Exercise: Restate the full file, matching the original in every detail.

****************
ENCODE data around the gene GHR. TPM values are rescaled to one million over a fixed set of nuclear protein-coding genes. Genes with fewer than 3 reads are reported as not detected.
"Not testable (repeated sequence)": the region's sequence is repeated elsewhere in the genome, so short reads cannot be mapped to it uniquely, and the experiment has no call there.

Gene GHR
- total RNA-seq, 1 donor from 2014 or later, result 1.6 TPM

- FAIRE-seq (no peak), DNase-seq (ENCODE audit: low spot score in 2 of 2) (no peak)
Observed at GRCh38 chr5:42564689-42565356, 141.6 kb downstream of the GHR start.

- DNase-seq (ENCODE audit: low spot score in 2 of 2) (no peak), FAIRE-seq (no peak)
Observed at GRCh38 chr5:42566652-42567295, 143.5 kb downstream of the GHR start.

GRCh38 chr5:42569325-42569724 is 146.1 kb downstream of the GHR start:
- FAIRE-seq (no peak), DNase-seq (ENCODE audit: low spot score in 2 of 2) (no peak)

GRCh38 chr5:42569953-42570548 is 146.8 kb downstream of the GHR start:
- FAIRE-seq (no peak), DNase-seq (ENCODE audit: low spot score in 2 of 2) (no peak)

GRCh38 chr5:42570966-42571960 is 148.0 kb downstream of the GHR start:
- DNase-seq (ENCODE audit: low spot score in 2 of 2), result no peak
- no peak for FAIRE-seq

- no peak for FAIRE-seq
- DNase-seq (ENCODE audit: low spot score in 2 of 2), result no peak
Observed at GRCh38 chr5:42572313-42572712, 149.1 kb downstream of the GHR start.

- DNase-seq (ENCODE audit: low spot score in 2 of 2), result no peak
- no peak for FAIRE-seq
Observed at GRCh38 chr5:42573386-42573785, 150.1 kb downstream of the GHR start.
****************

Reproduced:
ENCODE data around the gene GHR. TPM values are rescaled to one million over a fixed set of nuclear protein-coding genes. Genes with fewer than 3 reads are reported as not detected.
"Not testable (repeated sequence)": the region's sequence is repeated elsewhere in the genome, so short reads cannot be mapped to it uniquely, and the experiment has no call there.

Gene GHR
- total RNA-seq, 1 donor from 2014 or later, result 1.6 TPM

- FAIRE-seq (no peak), DNase-seq (ENCODE audit: low spot score in 2 of 2) (no peak)
Observed at GRCh38 chr5:42564689-42565356, 141.6 kb downstream of the GHR start.

- DNase-seq (ENCODE audit: low spot score in 2 of 2) (no peak), FAIRE-seq (no peak)
Observed at GRCh38 chr5:42566652-42567295, 143.5 kb downstream of the GHR start.

GRCh38 chr5:42569325-42569724 is 146.1 kb downstream of the GHR start:
- FAIRE-seq (no peak), DNase-seq (ENCODE audit: low spot score in 2 of 2) (no peak)

GRCh38 chr5:42569953-42570548 is 146.8 kb downstream of the GHR start:
- FAIRE-seq (no peak), DNase-seq (ENCODE audit: low spot score in 2 of 2) (no peak)

GRCh38 chr5:42570966-42571960 is 148.0 kb downstream of the GHR start:
- DNase-seq (ENCODE audit: low spot score in 2 of 2), result no peak
- no peak for FAIRE-seq

- no peak for FAIRE-seq
- DNase-seq (ENCODE audit: low spot score in 2 of 2), result no peak
Observed at GRCh38 chr5:42572313-42572712, 149.1 kb downstream of the GHR start.

- DNase-seq (ENCODE audit: low spot score in 2 of 2), result no peak
- no peak for FAIRE-seq
Observed at GRCh38 chr5:42573386-42573785, 150.1 kb downstream of the GHR start.